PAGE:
The 15th Annual Writers’ Read this week featured stories by members of the Hope Town Writers’ Circle, including Goldwin and myself. The Read honors 102 year-old Adelaide, who is a published poet and long-time Hope Town visitor. Here is her portrait, which appears on each Writers’ Read publication and announcement.
We read each of two nights to standing-room-only audiences at the Harbor Lodge — no admission is charged and adult beverages are plentiful, so the audience becomes more participatory as the evening progresses. (Or, as Goldwin puts it: a rowdy and drunken audience cheers us on.)
Our poetry and prose ranges from the hilarious to the poignant, relating cherished memories – from the long ago and not so long ago, reflections of life in Hope Town – new and old, and provocative observations about life’s events – great and small.
Here is Goldwin’s:
Harborview Grocery Store
Last May I fell into conversation with a Missouri farmer while sitting on the bus stop bench in front of Harborview. I was waiting for the after lunch 2 o’clock re-opening. He was visiting Hope Town for the first time, wearing a Hawaiian shirt he’d just bought and would probably never wear again. The farmer reported that last winter was “just right.” The calves’ ears did not freeze and it wasn’t muddy, so the cows could clean and dry their newborn calves.
At 2 o’clock I went into Harborview. After choosing my items, I watched as the middle-aged man ahead of me in the checkout line placed his groceries next to the bar code reader. From behind the counter, Mercedes examined his selections while shaking her head. With her wonderfully melodious Cuban voice, she commanded: “You don’t want to buy those. She did not tell you to buy that. Don’t tell her you got that from me.”
I couldn’t help but snicker, thinking, “that poor man.” She looked at me, still shaking her head, and asked: “What? Do you think you’re better?” That stopped me mid-snicker, rightfully chastised. I looked down at my rock hard avocados and remembered the day before when she had taken an overripe pineapple from my grasp and brought me a perfect one.
And then there was the time Nancy showed me the Snapple Mango she preferred after I’d bought the wrong one. Mercedes called to her. “You show me next time, I’ll make sure he doesn’t make that mistake again.” Nancy smiled.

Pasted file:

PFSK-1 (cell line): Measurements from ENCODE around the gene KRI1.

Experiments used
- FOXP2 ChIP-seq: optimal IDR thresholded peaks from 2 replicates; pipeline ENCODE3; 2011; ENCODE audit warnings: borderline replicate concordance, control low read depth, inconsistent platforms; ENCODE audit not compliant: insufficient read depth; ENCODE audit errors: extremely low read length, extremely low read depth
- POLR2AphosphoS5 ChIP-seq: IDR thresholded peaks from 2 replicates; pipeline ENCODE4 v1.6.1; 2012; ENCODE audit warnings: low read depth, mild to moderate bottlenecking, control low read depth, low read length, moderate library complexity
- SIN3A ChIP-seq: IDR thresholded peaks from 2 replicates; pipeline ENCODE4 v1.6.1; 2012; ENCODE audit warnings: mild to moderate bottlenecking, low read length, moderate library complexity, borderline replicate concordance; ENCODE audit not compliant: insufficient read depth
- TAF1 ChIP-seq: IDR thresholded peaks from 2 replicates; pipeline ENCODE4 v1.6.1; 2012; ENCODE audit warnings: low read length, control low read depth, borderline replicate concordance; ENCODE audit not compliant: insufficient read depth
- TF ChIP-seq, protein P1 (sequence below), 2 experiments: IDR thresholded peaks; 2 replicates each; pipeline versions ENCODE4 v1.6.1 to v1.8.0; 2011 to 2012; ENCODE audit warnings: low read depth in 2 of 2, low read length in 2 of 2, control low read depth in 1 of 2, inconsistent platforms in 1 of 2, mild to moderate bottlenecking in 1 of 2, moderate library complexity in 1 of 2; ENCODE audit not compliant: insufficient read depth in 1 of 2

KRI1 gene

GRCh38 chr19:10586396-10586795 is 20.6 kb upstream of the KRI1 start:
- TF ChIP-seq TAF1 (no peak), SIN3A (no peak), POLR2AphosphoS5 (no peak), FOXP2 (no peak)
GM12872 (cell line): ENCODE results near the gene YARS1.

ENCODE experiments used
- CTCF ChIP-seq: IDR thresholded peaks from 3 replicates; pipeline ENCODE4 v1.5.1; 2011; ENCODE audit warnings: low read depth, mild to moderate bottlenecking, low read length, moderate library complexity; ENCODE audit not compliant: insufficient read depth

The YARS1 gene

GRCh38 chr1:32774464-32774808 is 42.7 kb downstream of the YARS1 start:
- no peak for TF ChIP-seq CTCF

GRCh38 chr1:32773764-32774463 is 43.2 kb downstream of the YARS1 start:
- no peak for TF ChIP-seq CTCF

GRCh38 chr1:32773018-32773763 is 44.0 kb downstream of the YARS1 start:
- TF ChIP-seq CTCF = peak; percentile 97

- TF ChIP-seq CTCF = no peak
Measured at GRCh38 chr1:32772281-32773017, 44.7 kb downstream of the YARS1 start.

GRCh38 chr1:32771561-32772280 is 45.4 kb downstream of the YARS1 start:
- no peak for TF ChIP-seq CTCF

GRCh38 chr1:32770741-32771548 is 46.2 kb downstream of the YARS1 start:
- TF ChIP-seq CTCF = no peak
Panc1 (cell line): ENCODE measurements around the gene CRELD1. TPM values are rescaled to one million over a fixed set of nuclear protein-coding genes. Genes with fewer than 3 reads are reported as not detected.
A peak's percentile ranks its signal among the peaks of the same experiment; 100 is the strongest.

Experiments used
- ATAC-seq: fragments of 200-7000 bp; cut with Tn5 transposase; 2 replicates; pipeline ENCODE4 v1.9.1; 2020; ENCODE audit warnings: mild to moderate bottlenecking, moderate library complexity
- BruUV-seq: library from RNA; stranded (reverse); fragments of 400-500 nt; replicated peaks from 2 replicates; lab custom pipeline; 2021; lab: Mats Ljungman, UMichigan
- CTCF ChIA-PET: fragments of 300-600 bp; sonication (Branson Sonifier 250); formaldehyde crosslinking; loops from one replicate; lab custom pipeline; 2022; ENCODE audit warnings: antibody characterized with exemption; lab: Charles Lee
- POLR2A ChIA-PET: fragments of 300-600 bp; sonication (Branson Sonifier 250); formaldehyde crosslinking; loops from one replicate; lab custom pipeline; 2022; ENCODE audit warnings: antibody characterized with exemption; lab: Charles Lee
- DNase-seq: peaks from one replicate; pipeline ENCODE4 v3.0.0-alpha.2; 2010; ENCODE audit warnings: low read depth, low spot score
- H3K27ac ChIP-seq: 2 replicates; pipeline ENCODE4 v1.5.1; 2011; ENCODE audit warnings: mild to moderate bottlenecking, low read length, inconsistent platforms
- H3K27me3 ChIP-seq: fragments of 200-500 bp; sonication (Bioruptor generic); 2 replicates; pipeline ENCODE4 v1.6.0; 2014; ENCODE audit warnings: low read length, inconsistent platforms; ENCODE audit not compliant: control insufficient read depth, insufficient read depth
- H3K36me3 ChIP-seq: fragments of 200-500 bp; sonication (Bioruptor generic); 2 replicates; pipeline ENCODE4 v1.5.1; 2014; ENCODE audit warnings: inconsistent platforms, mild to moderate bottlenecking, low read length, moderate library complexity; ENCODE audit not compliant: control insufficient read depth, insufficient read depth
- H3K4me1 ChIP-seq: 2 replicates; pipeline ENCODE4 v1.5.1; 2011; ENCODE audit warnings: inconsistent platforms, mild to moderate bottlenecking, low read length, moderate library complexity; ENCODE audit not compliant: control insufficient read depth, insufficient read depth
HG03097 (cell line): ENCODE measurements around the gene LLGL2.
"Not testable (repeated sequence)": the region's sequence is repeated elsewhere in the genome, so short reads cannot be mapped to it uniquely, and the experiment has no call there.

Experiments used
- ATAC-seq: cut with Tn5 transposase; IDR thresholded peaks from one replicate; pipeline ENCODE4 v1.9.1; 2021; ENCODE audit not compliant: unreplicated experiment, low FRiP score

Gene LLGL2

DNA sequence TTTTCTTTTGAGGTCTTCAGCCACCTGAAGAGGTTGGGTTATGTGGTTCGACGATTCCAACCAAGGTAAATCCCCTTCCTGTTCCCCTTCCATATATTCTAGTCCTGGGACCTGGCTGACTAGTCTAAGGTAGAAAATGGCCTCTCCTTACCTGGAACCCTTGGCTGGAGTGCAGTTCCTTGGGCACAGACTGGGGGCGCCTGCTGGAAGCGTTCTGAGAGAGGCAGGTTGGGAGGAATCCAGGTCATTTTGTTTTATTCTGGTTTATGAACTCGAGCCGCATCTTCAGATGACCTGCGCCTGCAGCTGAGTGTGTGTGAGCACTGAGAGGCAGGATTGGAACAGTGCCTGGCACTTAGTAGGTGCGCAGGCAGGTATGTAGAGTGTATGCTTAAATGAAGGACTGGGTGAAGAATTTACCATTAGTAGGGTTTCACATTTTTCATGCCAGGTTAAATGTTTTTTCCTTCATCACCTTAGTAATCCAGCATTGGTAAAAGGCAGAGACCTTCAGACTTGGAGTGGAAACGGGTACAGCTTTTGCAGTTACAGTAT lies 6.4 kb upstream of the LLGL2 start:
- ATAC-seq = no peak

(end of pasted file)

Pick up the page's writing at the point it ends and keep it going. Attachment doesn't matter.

Here is Nancy’s: (Mine is longer – about racing on Rage and generously cribbed from my blog entries.)
It’s Race Day
Twelve of us on an old wooden boat. But not just any boat – the Abaco Rage. A traditional Class A, Man O’ War built Bahamian sloop, with candy stripes ringing the top of her mast in honor of Hope Town, her home port. She’s named after tsunami-like conditions created when huge swells from the deep waters of the Atlantic Ocean roil and froth through a cut in the reef onto the much shallower Sea of Abaco.
Rage is 28 feet long with a solid wood 38 foot boom and a mainsail that goes up forever. That much sail area needs lots of ballast – human ballast. That’s the crew’s job. We use our weight to balance the boat by sliding out onto 10 foot long hiking boards, called pries, that stretch out over the water. Add a masterful helmsman and tactician, plus expert sail trimmers and beer passers, and we’re ready to race. Our instructions? “Have fun.” And we sure do.
The starts are a pure adrenaline rush as the race boats aggressively compete for a prime spot. Last race, the entire fleet was early, all clotted together at the line, letting out their sails to depower and slow down. Except Rage. We snaked up to the line in slow motion until a minute and a half before the gun, then trimmed in her massive mainsail and powered up — wow, does she accelerate. We overtook the stalled fleet just shy of the line, charging forward at full speed as we threaded our way through the clustered boats with inches to spare, and crossed in clear air just as the gun sounded.
Tacking on Rage is controlled frenzy as sails, crew and pries all move from one side of the boat to the other. “Tacking in three, two, one,” the skipper warns, then talks us through it. “Weight to the middle” – and we slide down the pries to regain the deck; “pries to the middle” and we drag them inboard. Her massive boom sweeps above us, just two feet off the deck, as we frantically flatten ourselves to stay beneath it and scramble into and over each other to keep out of the way as the pries are shoved across the boat. Oh, and please don’t put your hands or feet on the jib sheets, which run along the deck. And try not to fall off the boat as the low side becomes the high side. “Pries out” and they are yanked out over the water. “Weight out” – and up the pries we scoot, hooking our ankles underneath so we don’t fall off.
We pry riders use our weight to keep Rage at a perfect heel, rail just nudging the water. “Here comes a puff,” and we butt walk ourselves further out the pries to compensate. “Watch for a wind shadow,” and we crab our way back down. Once in the groove, the tactician bellows, “Let ‘er walk, skippa,” as Rage surges forward, slicing through the waves. Riding the pries is the best part – flying high above that sparkling turquoise water.
On the downwind leg, Rage’s long boom swings out, perpendicular to the boat. The goal is to heel over so that the tip of the boom just clears the water without touching. It’s okay if the sail caresses the water, but when the end of the boom smacks into a wave, it stops us like an anchor. Rage loves to run off the wind – we ease past boat after boat.
We race a triangular course – called a pizza – with a hot dog – that’s another leg to windward, back downwind and windward again to finish. No matter how we place in the race, everyone has a blast, sailing a classic Bahamian race boat on the brilliant blue waters of the Sea of Abaco.